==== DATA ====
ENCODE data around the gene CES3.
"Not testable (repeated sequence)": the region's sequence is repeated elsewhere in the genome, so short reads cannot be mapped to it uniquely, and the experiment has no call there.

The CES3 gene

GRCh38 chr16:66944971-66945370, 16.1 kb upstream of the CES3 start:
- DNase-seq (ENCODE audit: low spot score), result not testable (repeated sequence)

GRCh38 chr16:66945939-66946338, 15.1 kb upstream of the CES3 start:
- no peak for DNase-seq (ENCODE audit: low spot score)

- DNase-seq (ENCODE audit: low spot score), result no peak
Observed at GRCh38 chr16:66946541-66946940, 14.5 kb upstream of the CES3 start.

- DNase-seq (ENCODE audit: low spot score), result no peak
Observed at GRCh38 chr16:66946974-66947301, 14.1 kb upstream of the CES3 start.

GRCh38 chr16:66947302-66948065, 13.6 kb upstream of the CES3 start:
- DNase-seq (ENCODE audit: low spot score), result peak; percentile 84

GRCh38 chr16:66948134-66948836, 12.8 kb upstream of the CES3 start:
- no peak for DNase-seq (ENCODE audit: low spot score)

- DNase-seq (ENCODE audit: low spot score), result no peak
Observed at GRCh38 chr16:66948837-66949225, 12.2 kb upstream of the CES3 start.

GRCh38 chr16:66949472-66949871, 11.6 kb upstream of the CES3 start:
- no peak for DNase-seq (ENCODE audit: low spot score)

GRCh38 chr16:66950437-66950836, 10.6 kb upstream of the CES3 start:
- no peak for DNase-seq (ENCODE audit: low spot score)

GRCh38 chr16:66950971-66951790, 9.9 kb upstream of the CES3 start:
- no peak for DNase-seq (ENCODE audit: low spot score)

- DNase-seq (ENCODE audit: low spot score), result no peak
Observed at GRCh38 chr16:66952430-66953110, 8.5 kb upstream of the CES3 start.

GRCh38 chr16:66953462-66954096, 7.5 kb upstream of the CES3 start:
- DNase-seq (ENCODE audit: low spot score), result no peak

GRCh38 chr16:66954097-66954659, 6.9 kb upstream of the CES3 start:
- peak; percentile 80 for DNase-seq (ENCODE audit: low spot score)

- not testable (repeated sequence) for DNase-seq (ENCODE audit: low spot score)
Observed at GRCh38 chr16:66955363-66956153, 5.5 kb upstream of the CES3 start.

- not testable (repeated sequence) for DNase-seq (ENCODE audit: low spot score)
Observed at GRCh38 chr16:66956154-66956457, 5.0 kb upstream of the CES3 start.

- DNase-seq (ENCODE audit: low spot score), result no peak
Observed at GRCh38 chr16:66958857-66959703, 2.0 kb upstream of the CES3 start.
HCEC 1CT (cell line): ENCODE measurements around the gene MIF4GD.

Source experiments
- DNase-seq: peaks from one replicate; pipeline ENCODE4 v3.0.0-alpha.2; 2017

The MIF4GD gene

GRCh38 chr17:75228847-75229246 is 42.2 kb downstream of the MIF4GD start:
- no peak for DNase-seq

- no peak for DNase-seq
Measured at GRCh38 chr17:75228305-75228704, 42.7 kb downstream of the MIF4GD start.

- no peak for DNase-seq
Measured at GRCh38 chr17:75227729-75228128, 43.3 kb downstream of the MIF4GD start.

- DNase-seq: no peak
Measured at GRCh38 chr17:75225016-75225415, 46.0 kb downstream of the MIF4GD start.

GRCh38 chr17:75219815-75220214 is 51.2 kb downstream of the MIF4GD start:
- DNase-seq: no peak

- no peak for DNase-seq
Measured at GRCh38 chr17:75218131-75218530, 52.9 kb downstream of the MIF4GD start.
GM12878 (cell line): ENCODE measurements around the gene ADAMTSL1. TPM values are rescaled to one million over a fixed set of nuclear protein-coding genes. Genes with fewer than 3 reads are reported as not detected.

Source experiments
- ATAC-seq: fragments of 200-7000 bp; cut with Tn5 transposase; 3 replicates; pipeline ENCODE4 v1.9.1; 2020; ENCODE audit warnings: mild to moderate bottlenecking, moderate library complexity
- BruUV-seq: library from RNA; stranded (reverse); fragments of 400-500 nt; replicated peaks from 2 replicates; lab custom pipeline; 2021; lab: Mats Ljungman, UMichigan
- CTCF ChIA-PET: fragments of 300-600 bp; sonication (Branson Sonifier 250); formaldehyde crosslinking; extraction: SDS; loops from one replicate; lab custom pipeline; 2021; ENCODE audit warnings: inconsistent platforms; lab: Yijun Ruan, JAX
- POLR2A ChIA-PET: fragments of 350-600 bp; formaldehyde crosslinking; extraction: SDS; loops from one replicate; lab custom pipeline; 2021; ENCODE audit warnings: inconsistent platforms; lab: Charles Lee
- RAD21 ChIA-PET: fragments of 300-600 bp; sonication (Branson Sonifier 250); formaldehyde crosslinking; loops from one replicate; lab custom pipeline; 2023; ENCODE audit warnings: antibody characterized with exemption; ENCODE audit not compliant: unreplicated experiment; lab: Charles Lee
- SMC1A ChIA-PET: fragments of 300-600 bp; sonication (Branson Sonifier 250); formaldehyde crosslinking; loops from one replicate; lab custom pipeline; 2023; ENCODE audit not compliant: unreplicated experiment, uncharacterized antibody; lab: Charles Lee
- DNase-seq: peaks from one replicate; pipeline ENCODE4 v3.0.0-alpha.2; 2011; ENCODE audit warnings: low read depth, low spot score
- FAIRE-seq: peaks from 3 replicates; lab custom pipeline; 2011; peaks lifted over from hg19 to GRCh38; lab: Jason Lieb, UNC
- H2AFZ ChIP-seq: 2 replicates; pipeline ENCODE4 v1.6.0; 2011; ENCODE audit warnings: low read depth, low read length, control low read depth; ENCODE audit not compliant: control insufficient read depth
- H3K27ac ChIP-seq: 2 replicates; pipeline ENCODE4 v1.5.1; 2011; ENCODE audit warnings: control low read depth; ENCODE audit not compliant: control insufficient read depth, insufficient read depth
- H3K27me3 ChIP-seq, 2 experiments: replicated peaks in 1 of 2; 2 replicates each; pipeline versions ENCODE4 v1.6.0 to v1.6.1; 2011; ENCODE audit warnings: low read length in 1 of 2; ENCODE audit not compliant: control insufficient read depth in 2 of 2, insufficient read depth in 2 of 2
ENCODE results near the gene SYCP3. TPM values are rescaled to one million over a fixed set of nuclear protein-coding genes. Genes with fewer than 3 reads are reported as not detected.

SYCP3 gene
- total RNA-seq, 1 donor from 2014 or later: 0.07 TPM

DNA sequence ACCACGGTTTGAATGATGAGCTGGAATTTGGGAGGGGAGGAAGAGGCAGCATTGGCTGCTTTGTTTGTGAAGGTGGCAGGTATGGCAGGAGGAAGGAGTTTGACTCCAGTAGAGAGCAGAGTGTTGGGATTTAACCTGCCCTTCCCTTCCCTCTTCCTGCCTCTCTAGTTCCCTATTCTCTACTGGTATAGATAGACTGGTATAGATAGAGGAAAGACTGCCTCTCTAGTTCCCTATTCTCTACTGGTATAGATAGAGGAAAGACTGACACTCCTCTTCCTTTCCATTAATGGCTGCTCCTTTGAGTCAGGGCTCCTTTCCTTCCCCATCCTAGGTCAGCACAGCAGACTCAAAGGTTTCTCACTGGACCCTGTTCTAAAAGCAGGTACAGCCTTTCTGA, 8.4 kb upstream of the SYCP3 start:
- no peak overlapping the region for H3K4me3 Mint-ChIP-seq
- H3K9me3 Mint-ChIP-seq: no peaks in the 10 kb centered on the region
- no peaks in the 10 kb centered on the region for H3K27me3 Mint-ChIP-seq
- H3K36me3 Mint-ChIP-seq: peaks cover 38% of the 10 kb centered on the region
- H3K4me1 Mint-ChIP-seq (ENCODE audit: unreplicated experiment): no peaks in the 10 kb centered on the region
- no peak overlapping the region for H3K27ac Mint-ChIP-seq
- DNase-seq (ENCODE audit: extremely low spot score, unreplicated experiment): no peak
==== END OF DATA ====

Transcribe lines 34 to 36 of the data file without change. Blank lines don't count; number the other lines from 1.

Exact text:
- DNase-seq (ENCODE audit: low spot score), result no peak
Observed at GRCh38 chr16:66958857-66959703, 2.0 kb upstream of the CES3 start.
HCEC 1CT (cell line): ENCODE measurements around the gene MIF4GD.